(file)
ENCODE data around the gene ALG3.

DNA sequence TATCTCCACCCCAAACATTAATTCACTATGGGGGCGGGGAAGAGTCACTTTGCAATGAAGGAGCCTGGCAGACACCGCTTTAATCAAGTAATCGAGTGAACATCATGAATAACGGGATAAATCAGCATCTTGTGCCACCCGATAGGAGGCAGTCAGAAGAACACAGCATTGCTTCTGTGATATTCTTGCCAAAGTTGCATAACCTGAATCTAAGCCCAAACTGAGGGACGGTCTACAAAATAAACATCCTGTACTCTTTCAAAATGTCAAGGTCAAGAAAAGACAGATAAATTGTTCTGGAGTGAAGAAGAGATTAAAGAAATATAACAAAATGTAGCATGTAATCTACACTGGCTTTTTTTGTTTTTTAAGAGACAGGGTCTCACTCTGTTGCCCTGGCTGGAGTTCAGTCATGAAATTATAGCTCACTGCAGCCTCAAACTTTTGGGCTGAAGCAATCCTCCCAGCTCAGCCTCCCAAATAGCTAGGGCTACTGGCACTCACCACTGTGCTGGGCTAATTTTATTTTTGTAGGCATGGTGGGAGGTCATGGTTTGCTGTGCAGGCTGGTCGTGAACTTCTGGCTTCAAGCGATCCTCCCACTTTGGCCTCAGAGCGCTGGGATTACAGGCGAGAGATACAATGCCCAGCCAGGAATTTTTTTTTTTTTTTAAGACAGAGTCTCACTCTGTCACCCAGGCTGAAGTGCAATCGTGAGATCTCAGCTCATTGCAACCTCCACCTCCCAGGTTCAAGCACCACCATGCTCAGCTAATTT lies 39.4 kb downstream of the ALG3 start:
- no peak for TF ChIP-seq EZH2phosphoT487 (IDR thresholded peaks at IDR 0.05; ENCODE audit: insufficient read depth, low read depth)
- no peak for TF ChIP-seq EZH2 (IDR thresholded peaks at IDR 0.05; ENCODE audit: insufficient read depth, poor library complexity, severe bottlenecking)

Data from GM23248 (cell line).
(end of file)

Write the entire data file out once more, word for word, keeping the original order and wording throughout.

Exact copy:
ENCODE data around the gene ALG3.

DNA sequence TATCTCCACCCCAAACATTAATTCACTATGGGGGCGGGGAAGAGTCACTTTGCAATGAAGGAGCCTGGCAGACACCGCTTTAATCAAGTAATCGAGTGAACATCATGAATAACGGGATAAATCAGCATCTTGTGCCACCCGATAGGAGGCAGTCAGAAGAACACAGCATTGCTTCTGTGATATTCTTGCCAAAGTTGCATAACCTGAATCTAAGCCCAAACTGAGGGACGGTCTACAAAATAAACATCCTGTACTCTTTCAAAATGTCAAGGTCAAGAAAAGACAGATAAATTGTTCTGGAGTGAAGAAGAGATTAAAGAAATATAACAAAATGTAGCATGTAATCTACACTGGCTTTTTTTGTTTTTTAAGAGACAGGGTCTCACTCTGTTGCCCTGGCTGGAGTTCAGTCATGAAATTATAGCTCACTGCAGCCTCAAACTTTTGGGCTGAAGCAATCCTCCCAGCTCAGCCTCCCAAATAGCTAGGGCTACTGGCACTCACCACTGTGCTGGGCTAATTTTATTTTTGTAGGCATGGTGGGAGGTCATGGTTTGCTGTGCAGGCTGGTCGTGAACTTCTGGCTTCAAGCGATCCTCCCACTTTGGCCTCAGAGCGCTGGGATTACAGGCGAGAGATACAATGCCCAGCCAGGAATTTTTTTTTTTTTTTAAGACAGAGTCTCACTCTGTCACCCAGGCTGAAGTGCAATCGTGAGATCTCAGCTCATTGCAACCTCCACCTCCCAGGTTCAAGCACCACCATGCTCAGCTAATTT lies 39.4 kb downstream of the ALG3 start:
- no peak for TF ChIP-seq EZH2phosphoT487 (IDR thresholded peaks at IDR 0.05; ENCODE audit: insufficient read depth, low read depth)
- no peak for TF ChIP-seq EZH2 (IDR thresholded peaks at IDR 0.05; ENCODE audit: insufficient read depth, poor library complexity, severe bottlenecking)

Data from GM23248 (cell line).